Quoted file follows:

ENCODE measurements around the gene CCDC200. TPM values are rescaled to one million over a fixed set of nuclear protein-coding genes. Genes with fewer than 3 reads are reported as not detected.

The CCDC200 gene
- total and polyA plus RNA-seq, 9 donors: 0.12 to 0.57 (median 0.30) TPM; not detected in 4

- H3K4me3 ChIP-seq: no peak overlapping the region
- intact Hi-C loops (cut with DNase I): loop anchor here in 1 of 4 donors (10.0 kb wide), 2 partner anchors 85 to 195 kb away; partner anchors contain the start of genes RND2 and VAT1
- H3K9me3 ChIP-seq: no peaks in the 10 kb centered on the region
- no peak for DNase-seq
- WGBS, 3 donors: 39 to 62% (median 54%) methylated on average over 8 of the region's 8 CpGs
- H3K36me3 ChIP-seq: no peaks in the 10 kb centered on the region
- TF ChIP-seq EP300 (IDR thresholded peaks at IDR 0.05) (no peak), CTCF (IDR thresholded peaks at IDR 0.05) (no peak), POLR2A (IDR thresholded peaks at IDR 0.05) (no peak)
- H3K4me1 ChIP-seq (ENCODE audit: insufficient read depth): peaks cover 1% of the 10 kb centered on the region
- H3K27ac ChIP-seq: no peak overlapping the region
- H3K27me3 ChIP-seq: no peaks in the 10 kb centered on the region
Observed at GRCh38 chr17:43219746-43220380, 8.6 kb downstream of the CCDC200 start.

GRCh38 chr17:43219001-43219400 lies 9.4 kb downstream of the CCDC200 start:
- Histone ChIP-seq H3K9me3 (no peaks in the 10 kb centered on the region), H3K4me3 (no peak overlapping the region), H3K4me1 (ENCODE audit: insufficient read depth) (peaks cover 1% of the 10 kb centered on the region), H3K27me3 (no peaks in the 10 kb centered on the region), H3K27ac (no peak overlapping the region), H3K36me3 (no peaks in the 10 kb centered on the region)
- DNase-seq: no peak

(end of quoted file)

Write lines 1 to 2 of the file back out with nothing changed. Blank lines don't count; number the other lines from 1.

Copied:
ENCODE measurements around the gene CCDC200. TPM values are rescaled to one million over a fixed set of nuclear protein-coding genes. Genes with fewer than 3 reads are reported as not detected.

The CCDC200 gene